this Igraine had done, marrying a Romanized Duke of Cornwall, a citizen
who lived, even though Rome was gone from all of Britain, in Roman
fashion.

She shrugged the cloak from her shoulders; inside the court it was
warmer, out of the biting wind. And there, as the fog swirled and
cleared, for a moment a figure stood before her, materialized out of the
fog and mist: her half-sister, Viviane, the Lady of the Lake, the Lady
of the Holy Isle.

"Sister!" The words wavered, and Igraine knew she had not cried them
aloud, but only whispered, her hands flying to her breast. "Do I truly
see you here?"

The face was reproachful, and the words seemed to blow away in the sound
of the wind beyond the walls.

Have you given up the Sight, Igraine? Of your free will?

Stung by the injustice of that, Igraine retorted, "It was you who
decreed that I must marry Gorlois . . ." but the form of her sister had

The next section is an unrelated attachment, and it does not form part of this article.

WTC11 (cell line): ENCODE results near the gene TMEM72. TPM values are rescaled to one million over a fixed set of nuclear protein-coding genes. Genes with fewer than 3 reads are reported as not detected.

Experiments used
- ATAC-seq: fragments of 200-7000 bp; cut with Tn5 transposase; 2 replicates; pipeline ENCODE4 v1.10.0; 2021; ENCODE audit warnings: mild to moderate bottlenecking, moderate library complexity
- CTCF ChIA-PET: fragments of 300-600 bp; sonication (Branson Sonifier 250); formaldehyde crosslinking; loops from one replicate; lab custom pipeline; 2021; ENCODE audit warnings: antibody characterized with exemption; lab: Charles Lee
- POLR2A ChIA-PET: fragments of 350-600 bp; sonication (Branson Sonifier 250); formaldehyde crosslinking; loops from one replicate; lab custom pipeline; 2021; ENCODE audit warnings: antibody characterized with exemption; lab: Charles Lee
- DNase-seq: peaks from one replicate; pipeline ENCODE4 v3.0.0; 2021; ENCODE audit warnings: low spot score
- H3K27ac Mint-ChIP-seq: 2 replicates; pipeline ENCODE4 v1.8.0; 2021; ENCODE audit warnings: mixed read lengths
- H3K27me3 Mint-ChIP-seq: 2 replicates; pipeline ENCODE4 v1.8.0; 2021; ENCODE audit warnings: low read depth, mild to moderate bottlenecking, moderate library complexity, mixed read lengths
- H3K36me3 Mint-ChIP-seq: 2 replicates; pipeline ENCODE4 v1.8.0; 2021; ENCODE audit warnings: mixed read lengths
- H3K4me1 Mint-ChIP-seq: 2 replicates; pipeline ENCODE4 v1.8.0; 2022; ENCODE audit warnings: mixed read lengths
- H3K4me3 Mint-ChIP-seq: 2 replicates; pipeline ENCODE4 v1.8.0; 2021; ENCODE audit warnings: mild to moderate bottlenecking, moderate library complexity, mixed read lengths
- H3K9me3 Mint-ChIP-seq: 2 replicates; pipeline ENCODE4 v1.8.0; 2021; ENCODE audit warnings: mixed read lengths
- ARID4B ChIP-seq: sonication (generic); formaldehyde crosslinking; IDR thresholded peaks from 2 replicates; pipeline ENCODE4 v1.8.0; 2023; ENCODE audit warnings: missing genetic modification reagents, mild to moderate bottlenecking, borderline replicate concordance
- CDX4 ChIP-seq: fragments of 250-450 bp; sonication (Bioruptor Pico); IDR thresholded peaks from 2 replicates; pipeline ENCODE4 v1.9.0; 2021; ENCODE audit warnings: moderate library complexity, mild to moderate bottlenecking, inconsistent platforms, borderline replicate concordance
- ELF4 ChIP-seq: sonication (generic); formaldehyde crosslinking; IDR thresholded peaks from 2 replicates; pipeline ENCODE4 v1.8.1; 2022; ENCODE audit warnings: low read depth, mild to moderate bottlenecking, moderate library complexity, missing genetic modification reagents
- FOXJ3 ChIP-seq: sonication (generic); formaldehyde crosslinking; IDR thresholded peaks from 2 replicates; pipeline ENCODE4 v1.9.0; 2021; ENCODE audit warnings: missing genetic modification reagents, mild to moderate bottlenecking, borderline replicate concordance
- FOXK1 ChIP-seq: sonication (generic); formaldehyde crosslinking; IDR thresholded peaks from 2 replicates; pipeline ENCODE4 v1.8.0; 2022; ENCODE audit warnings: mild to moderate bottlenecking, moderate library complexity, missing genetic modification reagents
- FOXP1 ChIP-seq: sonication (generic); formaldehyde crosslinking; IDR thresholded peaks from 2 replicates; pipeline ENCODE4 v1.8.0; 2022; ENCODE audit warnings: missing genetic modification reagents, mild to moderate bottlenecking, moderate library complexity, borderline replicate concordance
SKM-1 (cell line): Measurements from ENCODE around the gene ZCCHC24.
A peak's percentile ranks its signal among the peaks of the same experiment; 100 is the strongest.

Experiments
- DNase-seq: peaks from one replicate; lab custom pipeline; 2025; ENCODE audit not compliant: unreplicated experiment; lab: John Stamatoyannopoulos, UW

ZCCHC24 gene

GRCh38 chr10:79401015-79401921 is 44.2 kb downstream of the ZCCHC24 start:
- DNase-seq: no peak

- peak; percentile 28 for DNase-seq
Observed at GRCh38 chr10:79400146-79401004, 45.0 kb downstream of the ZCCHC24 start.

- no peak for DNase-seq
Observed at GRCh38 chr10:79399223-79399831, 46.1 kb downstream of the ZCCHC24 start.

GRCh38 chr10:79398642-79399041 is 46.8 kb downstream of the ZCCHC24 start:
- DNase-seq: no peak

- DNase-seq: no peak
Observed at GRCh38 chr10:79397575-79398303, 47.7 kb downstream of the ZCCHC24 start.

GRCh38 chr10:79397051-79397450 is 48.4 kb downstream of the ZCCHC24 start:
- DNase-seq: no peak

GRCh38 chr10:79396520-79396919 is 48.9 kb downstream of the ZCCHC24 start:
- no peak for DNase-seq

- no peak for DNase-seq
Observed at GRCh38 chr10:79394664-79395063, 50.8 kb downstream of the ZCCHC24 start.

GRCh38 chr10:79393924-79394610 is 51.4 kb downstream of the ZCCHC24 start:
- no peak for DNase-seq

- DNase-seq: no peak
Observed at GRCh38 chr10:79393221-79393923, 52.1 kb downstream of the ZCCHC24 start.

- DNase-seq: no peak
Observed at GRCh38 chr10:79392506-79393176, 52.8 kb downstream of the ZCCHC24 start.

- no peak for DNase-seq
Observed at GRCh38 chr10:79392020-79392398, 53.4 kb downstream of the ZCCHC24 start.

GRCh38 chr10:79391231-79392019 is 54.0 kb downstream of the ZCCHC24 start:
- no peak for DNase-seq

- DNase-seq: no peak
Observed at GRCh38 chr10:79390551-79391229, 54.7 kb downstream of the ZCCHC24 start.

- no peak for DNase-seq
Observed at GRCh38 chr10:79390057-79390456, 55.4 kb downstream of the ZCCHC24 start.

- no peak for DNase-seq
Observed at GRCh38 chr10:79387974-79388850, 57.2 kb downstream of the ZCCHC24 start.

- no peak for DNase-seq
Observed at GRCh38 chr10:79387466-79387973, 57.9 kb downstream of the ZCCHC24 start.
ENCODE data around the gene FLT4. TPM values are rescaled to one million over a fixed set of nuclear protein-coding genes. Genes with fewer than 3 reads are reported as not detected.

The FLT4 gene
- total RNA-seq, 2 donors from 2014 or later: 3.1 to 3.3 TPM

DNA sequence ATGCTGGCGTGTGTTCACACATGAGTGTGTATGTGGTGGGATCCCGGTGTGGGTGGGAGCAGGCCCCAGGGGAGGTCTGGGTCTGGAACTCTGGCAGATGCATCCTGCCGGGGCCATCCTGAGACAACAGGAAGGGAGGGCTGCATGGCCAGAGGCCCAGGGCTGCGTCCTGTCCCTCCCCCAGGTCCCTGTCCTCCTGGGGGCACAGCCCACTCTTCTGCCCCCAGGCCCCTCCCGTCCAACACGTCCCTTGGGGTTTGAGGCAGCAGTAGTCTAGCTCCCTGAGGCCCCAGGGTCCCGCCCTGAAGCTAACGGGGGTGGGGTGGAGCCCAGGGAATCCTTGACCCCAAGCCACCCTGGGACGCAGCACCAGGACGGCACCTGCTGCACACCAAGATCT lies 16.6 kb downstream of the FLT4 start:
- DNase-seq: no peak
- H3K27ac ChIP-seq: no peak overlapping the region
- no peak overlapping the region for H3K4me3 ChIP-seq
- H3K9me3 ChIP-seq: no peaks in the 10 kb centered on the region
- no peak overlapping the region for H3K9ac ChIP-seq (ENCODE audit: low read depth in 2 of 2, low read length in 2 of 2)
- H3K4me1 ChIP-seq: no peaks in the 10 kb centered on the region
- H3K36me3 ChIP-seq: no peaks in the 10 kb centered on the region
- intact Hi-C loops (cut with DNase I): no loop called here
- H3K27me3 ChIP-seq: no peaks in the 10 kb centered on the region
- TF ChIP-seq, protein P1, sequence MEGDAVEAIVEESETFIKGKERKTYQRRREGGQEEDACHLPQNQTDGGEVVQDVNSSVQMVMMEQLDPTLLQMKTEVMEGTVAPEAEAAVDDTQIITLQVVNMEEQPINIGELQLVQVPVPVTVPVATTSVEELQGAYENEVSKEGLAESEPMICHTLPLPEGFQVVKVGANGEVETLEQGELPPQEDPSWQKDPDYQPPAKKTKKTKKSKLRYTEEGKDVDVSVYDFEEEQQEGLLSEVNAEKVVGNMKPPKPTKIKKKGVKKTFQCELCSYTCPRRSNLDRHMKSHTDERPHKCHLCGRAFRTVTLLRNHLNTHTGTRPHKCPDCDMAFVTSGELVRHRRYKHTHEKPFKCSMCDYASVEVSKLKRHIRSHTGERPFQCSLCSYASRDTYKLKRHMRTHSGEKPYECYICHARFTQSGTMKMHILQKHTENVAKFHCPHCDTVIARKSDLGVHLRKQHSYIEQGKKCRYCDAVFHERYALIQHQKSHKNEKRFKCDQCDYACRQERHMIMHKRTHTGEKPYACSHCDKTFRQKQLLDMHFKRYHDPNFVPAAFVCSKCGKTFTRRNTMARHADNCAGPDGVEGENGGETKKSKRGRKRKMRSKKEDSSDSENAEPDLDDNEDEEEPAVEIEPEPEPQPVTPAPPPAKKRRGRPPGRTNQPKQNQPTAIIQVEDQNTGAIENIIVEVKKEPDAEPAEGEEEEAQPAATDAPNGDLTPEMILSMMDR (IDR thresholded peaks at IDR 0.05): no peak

wavered into shadows, was not there, had never been there. Igraine
blinked; the brief apparition was gone. She pulled the cloak around her
body, for she was cold, ice cold; she knew the vision had drawn its
force from the warmth and life of her own body. She thought, I didn't
know I could still see in that way, I was sure I could not . . . and
then she shivered, knowing that Father Columba would consider this the
work of the Devil, and she should confess it to him. True, here at the
end of the world the priests were lax, but an unconfessed vision would
surely be treated as a thing unholy.

She frowned; why should she treat a visit from her own sister as the
work of the Devil? Father Columba could say what he wished; perhaps his
God was wiser than he was. Which, Igraine thought, suppressing a giggle,